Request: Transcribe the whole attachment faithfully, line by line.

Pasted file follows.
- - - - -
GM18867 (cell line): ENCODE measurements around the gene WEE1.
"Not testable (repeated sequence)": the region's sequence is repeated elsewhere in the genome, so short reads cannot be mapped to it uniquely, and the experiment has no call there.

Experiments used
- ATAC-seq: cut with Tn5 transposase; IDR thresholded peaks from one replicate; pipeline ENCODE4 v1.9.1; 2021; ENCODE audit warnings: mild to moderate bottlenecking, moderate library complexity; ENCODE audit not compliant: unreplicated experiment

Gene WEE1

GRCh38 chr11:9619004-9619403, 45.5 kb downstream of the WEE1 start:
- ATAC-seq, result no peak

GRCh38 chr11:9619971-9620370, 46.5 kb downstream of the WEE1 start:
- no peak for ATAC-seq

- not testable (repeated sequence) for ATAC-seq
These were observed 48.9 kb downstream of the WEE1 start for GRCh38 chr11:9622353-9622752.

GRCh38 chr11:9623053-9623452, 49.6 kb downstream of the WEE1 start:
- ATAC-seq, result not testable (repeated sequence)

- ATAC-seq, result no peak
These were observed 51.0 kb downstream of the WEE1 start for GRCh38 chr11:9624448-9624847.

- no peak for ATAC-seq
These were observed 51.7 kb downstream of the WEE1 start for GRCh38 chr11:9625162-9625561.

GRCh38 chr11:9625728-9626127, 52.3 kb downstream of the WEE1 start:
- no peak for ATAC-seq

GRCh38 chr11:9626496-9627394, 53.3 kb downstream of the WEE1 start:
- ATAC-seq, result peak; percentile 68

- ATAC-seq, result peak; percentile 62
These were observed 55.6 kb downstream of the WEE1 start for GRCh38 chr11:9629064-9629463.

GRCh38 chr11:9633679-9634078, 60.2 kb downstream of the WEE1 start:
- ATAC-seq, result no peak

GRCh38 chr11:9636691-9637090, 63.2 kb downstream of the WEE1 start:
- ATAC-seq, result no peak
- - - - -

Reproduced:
GM18867 (cell line): ENCODE measurements around the gene WEE1.
"Not testable (repeated sequence)": the region's sequence is repeated elsewhere in the genome, so short reads cannot be mapped to it uniquely, and the experiment has no call there.

Experiments used
- ATAC-seq: cut with Tn5 transposase; IDR thresholded peaks from one replicate; pipeline ENCODE4 v1.9.1; 2021; ENCODE audit warnings: mild to moderate bottlenecking, moderate library complexity; ENCODE audit not compliant: unreplicated experiment

Gene WEE1

GRCh38 chr11:9619004-9619403, 45.5 kb downstream of the WEE1 start:
- ATAC-seq, result no peak

GRCh38 chr11:9619971-9620370, 46.5 kb downstream of the WEE1 start:
- no peak for ATAC-seq

- not testable (repeated sequence) for ATAC-seq
These were observed 48.9 kb downstream of the WEE1 start for GRCh38 chr11:9622353-9622752.

GRCh38 chr11:9623053-9623452, 49.6 kb downstream of the WEE1 start:
- ATAC-seq, result not testable (repeated sequence)

- ATAC-seq, result no peak
These were observed 51.0 kb downstream of the WEE1 start for GRCh38 chr11:9624448-9624847.

- no peak for ATAC-seq
These were observed 51.7 kb downstream of the WEE1 start for GRCh38 chr11:9625162-9625561.

GRCh38 chr11:9625728-9626127, 52.3 kb downstream of the WEE1 start:
- no peak for ATAC-seq

GRCh38 chr11:9626496-9627394, 53.3 kb downstream of the WEE1 start:
- ATAC-seq, result peak; percentile 68

- ATAC-seq, result peak; percentile 62
These were observed 55.6 kb downstream of the WEE1 start for GRCh38 chr11:9629064-9629463.

GRCh38 chr11:9633679-9634078, 60.2 kb downstream of the WEE1 start:
- ATAC-seq, result no peak

GRCh38 chr11:9636691-9637090, 63.2 kb downstream of the WEE1 start:
- ATAC-seq, result no peak